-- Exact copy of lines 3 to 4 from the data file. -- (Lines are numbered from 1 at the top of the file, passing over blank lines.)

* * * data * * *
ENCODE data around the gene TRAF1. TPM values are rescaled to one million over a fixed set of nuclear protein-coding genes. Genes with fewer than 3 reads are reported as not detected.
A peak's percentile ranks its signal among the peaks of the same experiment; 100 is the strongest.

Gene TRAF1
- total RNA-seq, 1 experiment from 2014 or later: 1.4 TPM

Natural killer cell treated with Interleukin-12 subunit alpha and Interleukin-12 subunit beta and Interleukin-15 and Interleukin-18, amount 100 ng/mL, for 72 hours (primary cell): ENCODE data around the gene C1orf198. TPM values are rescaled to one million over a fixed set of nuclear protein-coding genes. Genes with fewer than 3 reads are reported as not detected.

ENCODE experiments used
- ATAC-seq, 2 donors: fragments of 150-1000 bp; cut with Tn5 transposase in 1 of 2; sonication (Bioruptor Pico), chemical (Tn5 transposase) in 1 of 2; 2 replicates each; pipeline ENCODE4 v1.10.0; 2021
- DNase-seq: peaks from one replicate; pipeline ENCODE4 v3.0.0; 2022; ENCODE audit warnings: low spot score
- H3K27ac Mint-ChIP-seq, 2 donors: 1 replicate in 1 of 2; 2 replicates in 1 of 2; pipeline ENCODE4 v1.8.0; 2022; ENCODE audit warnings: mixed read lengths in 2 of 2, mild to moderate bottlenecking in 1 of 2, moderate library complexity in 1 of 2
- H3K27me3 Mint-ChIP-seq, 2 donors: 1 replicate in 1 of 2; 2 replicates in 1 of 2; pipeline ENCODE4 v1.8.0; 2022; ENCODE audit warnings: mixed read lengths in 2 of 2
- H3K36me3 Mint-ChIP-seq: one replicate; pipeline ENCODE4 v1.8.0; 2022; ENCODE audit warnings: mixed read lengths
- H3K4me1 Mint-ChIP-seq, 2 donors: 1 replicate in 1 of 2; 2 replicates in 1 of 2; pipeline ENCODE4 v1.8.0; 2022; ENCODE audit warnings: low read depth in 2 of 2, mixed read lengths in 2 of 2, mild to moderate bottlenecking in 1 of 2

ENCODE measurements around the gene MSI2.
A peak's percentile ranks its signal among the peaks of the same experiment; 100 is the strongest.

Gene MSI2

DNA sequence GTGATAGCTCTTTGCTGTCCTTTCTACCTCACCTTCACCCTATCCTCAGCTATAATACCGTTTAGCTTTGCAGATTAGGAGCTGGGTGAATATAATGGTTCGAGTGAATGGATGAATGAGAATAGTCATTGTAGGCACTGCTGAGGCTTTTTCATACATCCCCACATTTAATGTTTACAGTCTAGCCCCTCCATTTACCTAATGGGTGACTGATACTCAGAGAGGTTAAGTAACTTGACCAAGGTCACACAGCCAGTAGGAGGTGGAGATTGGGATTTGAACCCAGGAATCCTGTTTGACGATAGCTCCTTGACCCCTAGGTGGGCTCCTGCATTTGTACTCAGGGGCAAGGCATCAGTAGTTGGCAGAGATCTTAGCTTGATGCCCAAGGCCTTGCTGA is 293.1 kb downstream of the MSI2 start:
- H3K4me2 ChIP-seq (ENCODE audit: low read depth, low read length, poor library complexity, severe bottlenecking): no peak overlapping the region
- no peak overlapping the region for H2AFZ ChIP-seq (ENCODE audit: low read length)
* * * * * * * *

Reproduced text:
Gene TRAF1
- total RNA-seq, 1 experiment from 2014 or later: 1.4 TPM